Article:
ILC-UK ask if it is 'time to 'ditch' the concept of retirement?
A new business "Age Audit", published last week, includes an 8-point action plan to support companies who want to respond to the challenges and opportunities of ageing.
The Age Audit has been published by the International Longevity Centre-UK (ILC-UK), the leading think tank on longevity and demographic change as part of the ICAEW BusinessFutures project.
The Age Audit points out that unless businesses respond to ageing, UK plc faces significant fiscal and economic challenges. If the over 65s are unable to find employment, those who are in work will account for a diminishing proportion of the population. Tax revenue from those in work may fail to keep up with demand for social security from an increasingly large proportion of people aged over 65 and out of work. Demographic change may mean that future economic growth may be dependent on either substantially increasing the productivity of those in work or the numbers of people over 65 in work rises.
The Age Audit reveals that:
• The over 65s in the UK currently spend around £2.2 billion per week (£114 billion per annum) on goods and services. Assuming their weekly spending rises in line with annual inflation of 2%, they are likely to be spending over £6 billion per week (£312 billion per annum) by 2037
• From now until 2037, the 15-64 age group in the UK will, on average, grow by just 29,000 per annum. By contrast, the number of people aged 65 and over will rise by 278,000 on average each year.
• Across more economically developed countries, the proportion aged 65 and over will rise from 16% to 26% and the proportion over 80 will rise from 4.3% to 10%.
ILC-UK argue that if businesses make the right decisions to support increasing flexibility in the workplace, to raise the health and wellbeing of the workforce, to counteract ageism and to embrace continuous learning, the concept of retirement as we think of it today will no longer have any use.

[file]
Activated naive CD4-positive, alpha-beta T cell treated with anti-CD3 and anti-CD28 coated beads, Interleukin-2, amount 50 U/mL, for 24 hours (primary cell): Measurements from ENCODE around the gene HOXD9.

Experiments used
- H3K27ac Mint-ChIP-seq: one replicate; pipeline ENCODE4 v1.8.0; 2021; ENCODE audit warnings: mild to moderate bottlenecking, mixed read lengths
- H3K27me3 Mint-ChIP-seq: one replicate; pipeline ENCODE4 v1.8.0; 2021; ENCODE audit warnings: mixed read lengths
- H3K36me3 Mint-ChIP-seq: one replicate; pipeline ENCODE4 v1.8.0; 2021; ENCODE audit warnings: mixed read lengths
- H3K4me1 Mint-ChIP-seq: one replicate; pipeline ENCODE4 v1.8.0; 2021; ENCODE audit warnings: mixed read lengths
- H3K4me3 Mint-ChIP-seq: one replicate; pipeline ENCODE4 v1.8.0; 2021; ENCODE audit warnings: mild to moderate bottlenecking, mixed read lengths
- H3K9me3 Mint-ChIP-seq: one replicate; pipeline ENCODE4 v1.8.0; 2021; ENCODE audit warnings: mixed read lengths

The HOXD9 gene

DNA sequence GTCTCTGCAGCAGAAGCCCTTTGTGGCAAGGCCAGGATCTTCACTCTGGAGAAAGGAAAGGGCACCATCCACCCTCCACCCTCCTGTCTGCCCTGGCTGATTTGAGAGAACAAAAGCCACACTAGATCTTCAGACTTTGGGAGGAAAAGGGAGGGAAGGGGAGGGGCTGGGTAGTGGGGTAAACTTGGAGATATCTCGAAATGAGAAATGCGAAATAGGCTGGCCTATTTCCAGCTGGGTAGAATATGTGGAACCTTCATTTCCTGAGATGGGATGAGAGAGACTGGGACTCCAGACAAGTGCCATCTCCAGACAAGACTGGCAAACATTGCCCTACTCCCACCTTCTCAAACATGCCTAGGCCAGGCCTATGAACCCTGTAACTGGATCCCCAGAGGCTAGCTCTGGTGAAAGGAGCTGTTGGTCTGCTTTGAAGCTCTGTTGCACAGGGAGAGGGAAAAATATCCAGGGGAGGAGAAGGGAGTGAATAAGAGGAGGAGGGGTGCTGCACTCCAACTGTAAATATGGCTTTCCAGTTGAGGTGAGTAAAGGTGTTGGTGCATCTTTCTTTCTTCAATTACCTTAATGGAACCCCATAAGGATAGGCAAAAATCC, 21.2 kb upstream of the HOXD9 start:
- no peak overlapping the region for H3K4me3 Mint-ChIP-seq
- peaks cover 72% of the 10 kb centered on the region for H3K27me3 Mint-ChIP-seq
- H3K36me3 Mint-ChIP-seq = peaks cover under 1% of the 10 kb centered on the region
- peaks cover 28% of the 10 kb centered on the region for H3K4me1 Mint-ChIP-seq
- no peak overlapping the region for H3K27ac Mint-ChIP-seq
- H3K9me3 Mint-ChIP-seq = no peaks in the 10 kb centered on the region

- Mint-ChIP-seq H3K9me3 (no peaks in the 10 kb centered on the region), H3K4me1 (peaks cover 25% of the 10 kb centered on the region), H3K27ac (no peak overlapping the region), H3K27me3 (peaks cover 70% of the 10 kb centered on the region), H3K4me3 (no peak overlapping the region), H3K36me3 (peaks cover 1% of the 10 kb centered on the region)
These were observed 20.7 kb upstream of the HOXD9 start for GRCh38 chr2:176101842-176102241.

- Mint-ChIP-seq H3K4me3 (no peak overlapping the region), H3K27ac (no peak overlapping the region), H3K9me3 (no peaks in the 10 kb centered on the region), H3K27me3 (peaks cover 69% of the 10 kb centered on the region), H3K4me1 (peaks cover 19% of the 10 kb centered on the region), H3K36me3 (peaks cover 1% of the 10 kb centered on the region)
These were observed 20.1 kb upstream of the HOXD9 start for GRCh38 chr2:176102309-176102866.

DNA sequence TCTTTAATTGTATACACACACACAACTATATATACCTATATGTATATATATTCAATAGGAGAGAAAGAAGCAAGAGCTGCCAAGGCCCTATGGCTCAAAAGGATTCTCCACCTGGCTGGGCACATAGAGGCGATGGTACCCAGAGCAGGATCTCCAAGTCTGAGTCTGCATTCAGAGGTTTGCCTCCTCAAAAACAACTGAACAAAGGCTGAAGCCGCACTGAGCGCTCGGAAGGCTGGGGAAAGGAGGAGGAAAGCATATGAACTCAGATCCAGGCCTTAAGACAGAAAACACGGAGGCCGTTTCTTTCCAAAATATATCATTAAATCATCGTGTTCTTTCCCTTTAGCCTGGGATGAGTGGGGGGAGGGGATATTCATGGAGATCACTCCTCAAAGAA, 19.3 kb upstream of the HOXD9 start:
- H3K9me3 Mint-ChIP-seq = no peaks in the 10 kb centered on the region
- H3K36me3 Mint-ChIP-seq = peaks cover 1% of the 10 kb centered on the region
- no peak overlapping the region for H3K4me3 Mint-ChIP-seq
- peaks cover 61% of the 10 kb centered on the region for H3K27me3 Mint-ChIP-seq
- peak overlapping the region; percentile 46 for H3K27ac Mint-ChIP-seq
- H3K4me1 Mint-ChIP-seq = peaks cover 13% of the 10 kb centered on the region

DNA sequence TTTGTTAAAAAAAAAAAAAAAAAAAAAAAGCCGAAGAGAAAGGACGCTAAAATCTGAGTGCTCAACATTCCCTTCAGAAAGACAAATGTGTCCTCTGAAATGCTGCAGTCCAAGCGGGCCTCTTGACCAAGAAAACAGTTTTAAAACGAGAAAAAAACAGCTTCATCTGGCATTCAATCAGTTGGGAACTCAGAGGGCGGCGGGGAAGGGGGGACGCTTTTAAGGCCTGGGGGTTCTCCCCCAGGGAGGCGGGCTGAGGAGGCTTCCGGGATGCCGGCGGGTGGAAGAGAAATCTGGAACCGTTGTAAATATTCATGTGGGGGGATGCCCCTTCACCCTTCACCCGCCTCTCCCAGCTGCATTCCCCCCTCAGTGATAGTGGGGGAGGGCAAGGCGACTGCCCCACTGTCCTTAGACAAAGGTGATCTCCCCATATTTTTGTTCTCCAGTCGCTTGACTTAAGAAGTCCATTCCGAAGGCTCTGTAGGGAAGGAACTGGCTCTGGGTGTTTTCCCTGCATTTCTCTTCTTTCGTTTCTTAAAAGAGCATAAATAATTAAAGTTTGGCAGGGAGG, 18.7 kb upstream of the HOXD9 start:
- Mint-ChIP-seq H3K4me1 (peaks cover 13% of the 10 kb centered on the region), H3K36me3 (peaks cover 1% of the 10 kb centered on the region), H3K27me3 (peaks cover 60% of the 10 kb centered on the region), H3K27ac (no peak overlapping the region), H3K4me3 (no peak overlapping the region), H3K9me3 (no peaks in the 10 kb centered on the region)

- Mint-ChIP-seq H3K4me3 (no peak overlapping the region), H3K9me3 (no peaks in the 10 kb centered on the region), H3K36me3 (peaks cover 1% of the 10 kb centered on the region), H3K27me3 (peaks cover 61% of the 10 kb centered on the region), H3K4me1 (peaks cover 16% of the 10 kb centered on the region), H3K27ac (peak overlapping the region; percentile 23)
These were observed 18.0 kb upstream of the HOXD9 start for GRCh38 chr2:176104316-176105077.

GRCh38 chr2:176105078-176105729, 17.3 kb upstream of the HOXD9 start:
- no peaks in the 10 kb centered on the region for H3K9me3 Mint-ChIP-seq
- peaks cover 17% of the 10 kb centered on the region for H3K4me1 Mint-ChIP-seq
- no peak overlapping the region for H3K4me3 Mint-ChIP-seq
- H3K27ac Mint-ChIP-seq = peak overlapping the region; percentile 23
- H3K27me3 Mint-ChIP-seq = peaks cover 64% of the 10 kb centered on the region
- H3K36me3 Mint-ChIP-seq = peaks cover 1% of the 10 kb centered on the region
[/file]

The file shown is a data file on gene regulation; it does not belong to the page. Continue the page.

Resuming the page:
Launching the Age Audit, ILC-UK Chief Executive, Baroness Sally Greengross said:
"Ageing poses both an opportunity and a threat to businesses around the world. With growth in the number of people aged 15-64 likely to slow over the coming decades, businesses will be forced to put emphasis on recruiting older talent and ensuring lower levels of "brain drain" from their organisations.
At the same time, consumption of goods and services by the over 65s is likely to grow at a faster rate than any other demographic group necessitating innovations in design and marketing to tap into the "grey pound".
Businesses that anticipate and plan for these winds of change will be best prepared to flourish, while those that fail to prepare could struggle to survive and grow."
Charles Carter, ICAEW Director of Regions, added:
"If businesses focus exclusively on the under 65s, they will be missing out on a vast and growing talent pool. Indeed, just to fill the likely number of vacancies over the next decade will make the employment of older people a necessity rather than a luxury."
How businesses can respond to ageing: introducing the eight-point action plan:
1. Think strategically about ageing
2. Deliver flexible working
3. Become age neutral
4. Support those with disabilities as well as the wider health and wellbeing of the workforce
5. Embrace continuous learning
6. Support intergenerational fairness
7. Help people afford a good retirement
8. Tap into the "grey pound"